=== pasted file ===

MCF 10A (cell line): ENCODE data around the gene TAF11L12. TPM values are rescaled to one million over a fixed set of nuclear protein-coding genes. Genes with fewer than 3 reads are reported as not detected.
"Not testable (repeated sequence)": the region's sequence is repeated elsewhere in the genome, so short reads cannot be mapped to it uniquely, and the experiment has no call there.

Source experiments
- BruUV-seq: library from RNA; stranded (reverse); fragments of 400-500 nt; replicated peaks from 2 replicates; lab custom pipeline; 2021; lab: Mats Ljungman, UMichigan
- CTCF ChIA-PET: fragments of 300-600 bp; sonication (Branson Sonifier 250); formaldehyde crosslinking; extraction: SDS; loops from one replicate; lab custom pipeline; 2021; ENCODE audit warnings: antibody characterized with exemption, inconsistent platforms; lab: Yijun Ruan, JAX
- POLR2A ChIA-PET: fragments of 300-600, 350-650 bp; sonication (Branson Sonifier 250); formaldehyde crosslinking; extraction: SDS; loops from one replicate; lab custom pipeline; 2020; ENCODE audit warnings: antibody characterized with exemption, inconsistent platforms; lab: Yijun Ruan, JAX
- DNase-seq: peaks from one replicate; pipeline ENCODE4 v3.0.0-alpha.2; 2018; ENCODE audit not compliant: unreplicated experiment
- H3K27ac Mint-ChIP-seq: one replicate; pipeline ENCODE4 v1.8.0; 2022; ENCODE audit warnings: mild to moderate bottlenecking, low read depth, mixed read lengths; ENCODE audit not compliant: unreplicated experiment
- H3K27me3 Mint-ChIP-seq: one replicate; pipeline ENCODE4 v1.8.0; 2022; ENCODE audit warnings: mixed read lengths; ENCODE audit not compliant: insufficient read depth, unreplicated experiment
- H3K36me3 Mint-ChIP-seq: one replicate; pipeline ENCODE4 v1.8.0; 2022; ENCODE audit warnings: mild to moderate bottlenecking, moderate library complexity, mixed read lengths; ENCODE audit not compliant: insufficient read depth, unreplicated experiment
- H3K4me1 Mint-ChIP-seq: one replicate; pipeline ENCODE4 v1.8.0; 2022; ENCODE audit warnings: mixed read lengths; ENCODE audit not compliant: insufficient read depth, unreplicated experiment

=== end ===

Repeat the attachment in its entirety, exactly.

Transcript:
MCF 10A (cell line): ENCODE data around the gene TAF11L12. TPM values are rescaled to one million over a fixed set of nuclear protein-coding genes. Genes with fewer than 3 reads are reported as not detected.
"Not testable (repeated sequence)": the region's sequence is repeated elsewhere in the genome, so short reads cannot be mapped to it uniquely, and the experiment has no call there.

Source experiments
- BruUV-seq: library from RNA; stranded (reverse); fragments of 400-500 nt; replicated peaks from 2 replicates; lab custom pipeline; 2021; lab: Mats Ljungman, UMichigan
- CTCF ChIA-PET: fragments of 300-600 bp; sonication (Branson Sonifier 250); formaldehyde crosslinking; extraction: SDS; loops from one replicate; lab custom pipeline; 2021; ENCODE audit warnings: antibody characterized with exemption, inconsistent platforms; lab: Yijun Ruan, JAX
- POLR2A ChIA-PET: fragments of 300-600, 350-650 bp; sonication (Branson Sonifier 250); formaldehyde crosslinking; extraction: SDS; loops from one replicate; lab custom pipeline; 2020; ENCODE audit warnings: antibody characterized with exemption, inconsistent platforms; lab: Yijun Ruan, JAX
- DNase-seq: peaks from one replicate; pipeline ENCODE4 v3.0.0-alpha.2; 2018; ENCODE audit not compliant: unreplicated experiment
- H3K27ac Mint-ChIP-seq: one replicate; pipeline ENCODE4 v1.8.0; 2022; ENCODE audit warnings: mild to moderate bottlenecking, low read depth, mixed read lengths; ENCODE audit not compliant: unreplicated experiment
- H3K27me3 Mint-ChIP-seq: one replicate; pipeline ENCODE4 v1.8.0; 2022; ENCODE audit warnings: mixed read lengths; ENCODE audit not compliant: insufficient read depth, unreplicated experiment
- H3K36me3 Mint-ChIP-seq: one replicate; pipeline ENCODE4 v1.8.0; 2022; ENCODE audit warnings: mild to moderate bottlenecking, moderate library complexity, mixed read lengths; ENCODE audit not compliant: insufficient read depth, unreplicated experiment
- H3K4me1 Mint-ChIP-seq: one replicate; pipeline ENCODE4 v1.8.0; 2022; ENCODE audit warnings: mixed read lengths; ENCODE audit not compliant: insufficient read depth, unreplicated experiment